Teacher’s Corner is a monthly newsletter from eNotes just for teachers. In it, experienced educator and eNotes contributor Susan Hurn shares her tips, tricks, and insight into the world of teaching. Check out this month’s Teacher’s Corner column below, or sign up to receive the complete newsletter in your inbox at eNotes.com.
Whether you’re a new teacher or a classroom veteran, the school year can feel overwhelming, more so than ever since the demands of standards-based testing and professional development have grown increasingly complex and time consuming. Teaching now seems to require holding down two jobs at once: teaching kids with one hand and meeting a plethora of administrative mandates with the other. It’s tough to carry such a load day after day without sinking under the weight.
According to the old proverb, “A stitch in time saves nine.” It’s true, and it’s still good advice. Being proactive takes a little time, but it saves a lot of work and heads off problems, making a difficult year more manageable and less stressful. Here are a few ways to save yourself in the classroom by acting sooner rather than later:
- Organize your paperwork, but don’t overdo it:
- An organizational system shouldn’t be so complicated that it takes hours to create and you have to remember what’s filed where when you’re looking for something.
- Backing up critical information is a must, but recording the same information in multiple places wastes time.
- Making lists keeps things on track, but if you have so many lists you need a master list to keep track of them, you’ve overachieved! (I’m speaking from experience here, so trust me.)
- Organize your classroom in ways that work for you. Check out this list of 100 tips for classroom organization, many of them submitted by other teachers. Scroll down and you’ll find a mini-list of 5 online tools to use in getting organized. Also, visit this page at cybraryman.com for links to 32 articles (32!) with classroom organization tips and tricks.
- Keep an emergency folder for substitute teachers, whether the principal requires one or not. Include in it some solid but generic lesson plans and activities that would be good to use anytime and that won’t need updating. Keep them simple. Write plans that don’t require a lot of explanation for the sub or your students to follow.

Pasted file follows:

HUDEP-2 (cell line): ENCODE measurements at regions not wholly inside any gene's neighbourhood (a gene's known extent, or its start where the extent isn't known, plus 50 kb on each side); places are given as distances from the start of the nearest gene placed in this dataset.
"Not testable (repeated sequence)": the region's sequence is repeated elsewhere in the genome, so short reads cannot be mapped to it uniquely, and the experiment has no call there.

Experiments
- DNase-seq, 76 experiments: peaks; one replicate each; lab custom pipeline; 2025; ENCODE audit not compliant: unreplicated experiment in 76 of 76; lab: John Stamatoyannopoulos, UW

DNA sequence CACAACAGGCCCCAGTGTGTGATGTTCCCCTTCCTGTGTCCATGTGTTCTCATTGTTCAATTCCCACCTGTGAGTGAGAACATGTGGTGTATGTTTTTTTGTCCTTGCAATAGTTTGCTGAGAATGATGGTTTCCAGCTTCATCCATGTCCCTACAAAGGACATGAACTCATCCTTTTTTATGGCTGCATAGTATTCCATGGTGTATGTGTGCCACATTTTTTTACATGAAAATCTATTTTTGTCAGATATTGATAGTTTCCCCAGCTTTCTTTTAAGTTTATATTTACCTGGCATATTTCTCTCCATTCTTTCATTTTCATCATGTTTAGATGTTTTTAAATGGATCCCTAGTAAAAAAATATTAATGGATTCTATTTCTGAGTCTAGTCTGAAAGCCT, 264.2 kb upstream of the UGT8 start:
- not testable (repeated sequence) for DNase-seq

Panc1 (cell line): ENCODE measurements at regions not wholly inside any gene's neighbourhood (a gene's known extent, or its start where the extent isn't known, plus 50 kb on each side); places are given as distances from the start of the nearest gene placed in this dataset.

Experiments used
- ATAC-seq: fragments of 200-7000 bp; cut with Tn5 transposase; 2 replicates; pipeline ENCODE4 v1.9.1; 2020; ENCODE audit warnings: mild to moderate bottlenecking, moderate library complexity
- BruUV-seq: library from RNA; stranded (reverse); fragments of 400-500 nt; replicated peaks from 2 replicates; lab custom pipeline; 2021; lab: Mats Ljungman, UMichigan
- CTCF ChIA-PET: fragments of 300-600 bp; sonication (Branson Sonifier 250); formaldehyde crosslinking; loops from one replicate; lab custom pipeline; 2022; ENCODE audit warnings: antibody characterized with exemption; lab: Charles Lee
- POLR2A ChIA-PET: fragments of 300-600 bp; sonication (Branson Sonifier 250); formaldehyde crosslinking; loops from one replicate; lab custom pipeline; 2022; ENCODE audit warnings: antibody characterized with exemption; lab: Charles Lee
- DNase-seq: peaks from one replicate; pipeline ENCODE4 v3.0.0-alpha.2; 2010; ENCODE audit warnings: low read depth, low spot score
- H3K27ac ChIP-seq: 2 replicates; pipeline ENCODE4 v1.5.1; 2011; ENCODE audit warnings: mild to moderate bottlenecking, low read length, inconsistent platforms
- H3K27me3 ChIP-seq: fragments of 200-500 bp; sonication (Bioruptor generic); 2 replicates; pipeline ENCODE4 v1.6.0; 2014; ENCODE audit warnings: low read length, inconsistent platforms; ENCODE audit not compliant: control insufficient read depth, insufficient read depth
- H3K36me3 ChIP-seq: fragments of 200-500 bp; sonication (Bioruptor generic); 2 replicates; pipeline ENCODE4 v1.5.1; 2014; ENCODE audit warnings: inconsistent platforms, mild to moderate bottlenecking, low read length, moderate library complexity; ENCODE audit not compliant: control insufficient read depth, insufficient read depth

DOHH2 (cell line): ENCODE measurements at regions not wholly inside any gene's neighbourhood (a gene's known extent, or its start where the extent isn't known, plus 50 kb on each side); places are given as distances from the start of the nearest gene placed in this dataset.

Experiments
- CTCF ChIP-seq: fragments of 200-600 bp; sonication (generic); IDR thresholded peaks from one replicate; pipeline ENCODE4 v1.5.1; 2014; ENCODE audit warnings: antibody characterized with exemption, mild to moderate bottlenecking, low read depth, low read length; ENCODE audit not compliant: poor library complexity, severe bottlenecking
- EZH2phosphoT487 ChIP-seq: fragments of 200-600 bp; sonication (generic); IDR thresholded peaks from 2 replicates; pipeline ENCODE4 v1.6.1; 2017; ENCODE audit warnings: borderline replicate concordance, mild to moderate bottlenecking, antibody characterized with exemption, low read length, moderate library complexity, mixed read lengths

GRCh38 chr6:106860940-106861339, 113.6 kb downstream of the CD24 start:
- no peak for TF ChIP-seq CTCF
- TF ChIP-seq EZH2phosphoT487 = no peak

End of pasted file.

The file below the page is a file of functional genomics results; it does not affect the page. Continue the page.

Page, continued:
- Assemble a folder for yourself with backup plans to employ if things fall apart in class for one reason or another. Writing activities, practice pages, and general review exercises are all good backup plans that would be useful throughout the year. Make sure the contents of your emergency folder are different from the materials in the sub folder.
- Use a “bell ringer” at the beginning of each class. The strategy gets kids on task immediately, and while they’re working independently for 5 or 10 minutes, you will have some uninterrupted time to take attendance and gather your wits.
- Keep a folder with a collection of writing prompts to use as bell ringers throughout the year. There’s no need to generate them yourself. Lists of writing prompts, many of them grade and subject specific, can be found on line. Other lists, like this one from dailyteachingtools.com, include prompts that could be used in several subjects. Type what you need into a search engine, and you’re in business. Educational research shows that kids should write in every class, for a variety of reasons, and bell ringers don’t have to be graded to be worthwhile.
- Put together some information packets for new students who show up unexpectedly in class. They can get settled, and you can keep teaching with a minimum of disruption. It’s nice to put a welcome note in each packet, since being the new kid in class can be tough.
- Anticipate problems and head them off at the pass with your plan book:
- Schedule tests and quizzes when most students will be present to take them, instead of attending another teacher’s field trip or participating in some other school activity. Avoid creating make-up work when you can.
- Every teacher knows the difference between a “hard day” and an “easy day” in class. Balance them through the week to give yourself—and the kids—a break.
- Schedule assignments in various classes so that everything isn’t due at the same time, burying you under an avalanche of papers to grade.
- Don’t reinvent the wheel if you don’t have to. Using good lessons, quizzes, activities, and handouts created by somebody else or tweaking them to serve your own purposes saves time and complements your own planning. Thousands of free resources for all grades and subjects can be found on line, such as these documents at eNotes.
Being proactive outside the classroom also makes teaching less stressful. By communicating with parents, students, peers, and principals, it’s often possible to avoid problems before they materialize and to build relationships that will pay dividends throughout the year. A heads-up before things get complicated is a “stitch in time” that can keep a situation from unraveling in very stressful ways.
Considering all the demands teachers must meet every day, how much time does teaching require? The answer is “more.” Since there’s never enough time, spending some of it being proactive is a good investment. Preventing fires takes some time up front, but it’s much less stressful than racing through each day putting them out.
Keep in mind, too, that football, falling leaves, and Halloween candy are more great ways to alleviate stress! Happy October, everybody! See you next time.
PS – Looking for more tips on staying organized? We’ve collected some helpful pins and DIY guides on our “Teacher Tips and Tricks” Pinterest board. Check that out here.